My husband and I struck a bargain when I was pregnant with our first child. He might argue that I extracted his promise like juice from an orange, but still, a deal was struck. He agreed to stop spitting in public. I could rest easy knowing that our kids would never walk down Main Street hawking goobers “just like dad.”
In return, I promised to rise above my fear of all things creepy, crawly, swarmy and squirmy. I had to get over my phobia of bugs.
My husband is an excellent bug squasher. It’s one of the reasons I married him. If you suddenly find yourself confronted by a gigantic alien water bug covered in sprouting hairs, my husband can calmly intervene with a large paper towel. Or a shoe.
I was happily married to my own personal insecticide – until I started having maternal reservations. I remembered my mother’s fear of snakes as a palpable thing, quick and slithering. And catching. Anything that can make mom scream like that is surely a code-red-category-five-emergency. You don’t mess with terror.
I decided that my kids might like a chance to, well, . . . like bugs. I learned to greet the appearance of enormous spiders, earwigs, and carpet beetles with a calm demeanor. And the hand vacuum. My smile may have been rigid, but it held back the curse words. I didn’t even shudder.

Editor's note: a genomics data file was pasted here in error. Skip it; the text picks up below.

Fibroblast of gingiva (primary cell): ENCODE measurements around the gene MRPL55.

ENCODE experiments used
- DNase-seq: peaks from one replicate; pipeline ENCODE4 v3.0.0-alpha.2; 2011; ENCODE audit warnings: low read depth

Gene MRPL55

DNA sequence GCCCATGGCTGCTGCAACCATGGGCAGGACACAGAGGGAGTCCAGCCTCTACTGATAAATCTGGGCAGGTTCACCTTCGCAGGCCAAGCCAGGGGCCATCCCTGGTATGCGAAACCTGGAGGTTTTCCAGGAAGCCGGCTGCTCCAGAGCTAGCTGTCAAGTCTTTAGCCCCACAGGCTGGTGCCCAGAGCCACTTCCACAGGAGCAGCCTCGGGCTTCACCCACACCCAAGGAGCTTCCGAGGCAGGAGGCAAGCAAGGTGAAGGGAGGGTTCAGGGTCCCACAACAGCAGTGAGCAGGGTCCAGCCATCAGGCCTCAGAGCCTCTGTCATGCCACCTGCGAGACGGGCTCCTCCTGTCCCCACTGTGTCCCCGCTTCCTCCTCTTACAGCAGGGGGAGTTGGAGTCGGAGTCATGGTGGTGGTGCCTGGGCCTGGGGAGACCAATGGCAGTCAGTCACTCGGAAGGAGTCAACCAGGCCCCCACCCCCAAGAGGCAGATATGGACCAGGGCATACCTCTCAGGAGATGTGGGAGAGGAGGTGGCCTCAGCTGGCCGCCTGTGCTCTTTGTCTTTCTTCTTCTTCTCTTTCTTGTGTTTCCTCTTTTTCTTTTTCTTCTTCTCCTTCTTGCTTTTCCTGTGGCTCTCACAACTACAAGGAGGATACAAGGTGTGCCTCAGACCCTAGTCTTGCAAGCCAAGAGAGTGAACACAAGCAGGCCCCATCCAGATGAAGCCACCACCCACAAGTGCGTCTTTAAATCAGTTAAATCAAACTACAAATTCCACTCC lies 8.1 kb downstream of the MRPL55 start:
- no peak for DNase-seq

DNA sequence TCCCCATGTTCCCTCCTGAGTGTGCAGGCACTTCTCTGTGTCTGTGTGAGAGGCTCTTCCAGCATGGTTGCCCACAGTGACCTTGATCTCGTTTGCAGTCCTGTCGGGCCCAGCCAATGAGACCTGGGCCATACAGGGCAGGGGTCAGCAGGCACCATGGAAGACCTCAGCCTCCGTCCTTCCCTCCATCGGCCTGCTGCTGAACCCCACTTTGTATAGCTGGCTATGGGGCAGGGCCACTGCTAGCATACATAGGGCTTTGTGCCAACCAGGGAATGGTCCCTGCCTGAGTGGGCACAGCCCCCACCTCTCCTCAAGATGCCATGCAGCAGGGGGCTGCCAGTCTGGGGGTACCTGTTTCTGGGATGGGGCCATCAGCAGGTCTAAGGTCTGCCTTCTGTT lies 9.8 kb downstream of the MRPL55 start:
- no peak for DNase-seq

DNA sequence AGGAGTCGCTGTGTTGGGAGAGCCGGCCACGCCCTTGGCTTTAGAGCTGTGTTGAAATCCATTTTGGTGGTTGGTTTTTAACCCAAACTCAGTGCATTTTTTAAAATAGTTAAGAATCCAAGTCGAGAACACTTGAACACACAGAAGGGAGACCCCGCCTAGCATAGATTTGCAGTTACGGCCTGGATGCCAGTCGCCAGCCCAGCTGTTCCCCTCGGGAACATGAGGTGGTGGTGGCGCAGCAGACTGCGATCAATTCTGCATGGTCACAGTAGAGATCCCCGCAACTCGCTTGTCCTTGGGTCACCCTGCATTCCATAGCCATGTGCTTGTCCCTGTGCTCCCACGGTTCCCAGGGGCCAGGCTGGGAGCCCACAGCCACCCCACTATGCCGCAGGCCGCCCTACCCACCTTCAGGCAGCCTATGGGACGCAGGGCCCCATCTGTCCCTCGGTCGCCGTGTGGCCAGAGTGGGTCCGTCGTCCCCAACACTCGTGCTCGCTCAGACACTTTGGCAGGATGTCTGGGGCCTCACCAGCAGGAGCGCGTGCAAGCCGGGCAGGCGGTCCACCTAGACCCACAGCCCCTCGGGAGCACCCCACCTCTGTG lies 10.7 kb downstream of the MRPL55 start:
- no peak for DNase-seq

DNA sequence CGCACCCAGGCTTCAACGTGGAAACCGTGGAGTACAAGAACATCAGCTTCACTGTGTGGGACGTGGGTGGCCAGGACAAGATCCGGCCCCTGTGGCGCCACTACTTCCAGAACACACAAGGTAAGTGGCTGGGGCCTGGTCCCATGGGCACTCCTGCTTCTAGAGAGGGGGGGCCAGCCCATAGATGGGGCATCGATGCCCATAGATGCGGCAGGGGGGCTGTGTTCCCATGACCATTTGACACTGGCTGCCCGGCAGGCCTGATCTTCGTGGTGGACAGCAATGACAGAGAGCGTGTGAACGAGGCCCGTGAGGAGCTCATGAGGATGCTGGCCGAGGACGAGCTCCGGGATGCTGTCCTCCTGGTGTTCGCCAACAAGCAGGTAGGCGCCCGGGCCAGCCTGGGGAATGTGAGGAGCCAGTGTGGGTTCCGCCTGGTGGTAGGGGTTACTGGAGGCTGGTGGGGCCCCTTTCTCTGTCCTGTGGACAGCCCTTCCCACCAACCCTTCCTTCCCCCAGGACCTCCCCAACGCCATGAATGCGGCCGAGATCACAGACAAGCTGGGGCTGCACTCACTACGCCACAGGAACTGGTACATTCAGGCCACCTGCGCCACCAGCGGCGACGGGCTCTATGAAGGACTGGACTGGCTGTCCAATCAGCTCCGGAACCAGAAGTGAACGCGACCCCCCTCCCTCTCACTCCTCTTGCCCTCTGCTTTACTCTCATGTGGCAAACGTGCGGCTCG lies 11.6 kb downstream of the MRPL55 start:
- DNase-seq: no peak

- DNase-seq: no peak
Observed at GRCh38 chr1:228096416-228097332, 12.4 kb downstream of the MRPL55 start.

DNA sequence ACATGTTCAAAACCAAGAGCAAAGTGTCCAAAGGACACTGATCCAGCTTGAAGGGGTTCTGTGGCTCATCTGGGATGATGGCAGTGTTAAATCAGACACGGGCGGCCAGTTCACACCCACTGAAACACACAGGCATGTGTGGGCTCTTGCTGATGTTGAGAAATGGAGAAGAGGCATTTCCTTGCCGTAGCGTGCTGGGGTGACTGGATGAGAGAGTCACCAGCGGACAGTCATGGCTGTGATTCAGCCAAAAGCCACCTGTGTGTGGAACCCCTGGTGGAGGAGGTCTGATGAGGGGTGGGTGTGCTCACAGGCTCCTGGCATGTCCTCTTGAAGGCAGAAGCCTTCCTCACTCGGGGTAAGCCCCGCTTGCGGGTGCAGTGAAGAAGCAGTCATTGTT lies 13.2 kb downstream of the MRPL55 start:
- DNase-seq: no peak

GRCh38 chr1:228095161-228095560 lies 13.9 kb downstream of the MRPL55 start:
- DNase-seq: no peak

Six years later, my four-year old loves bugs almost as much as she loves ice cream. Her favorite? Spiders, of course. The bigger the better. She calls them “fluffy bunnies” and would cuddle them if she could. Spider-Man is her hero. Our house is an entomological wonderland. We catch insects together, study them, count their legs and eyes and wings.
My little spider lover is also fascinated by snakes, by their movement, their sinuous grace. At the zoo, with my daughters along, I run my hand down a snake’s cool back. There’s no code-red. Not even any terror.
Unlike her sister, my oldest child has no love for creepy crawlies. Still, even she finds ways to catch me in my fears. In high school, I hurled algebra books in frustration; now, I have a child who sees the world in terms of math. I am learning to cultivate an enthusiasm for numbers, along with spiders, snakes, and other tricky marvels.
Let’s face it: having kids is a fearful business. There is always another edge, another way to split your heart with fear – and wonder. Children fracture our old lives, our old selves, and, inside those fractures, we find the room to grow. We get a new chance to like bugs or snakes or bats, to embrace heights or public speaking. We get a new chance to invent exactly who we are. Who we want to be.
It’s true that my kids have never hawked goobers on the street. It’s also true that, someday, I might just have to teach them.
Follow Lisa on Twitter at @lisa_ahn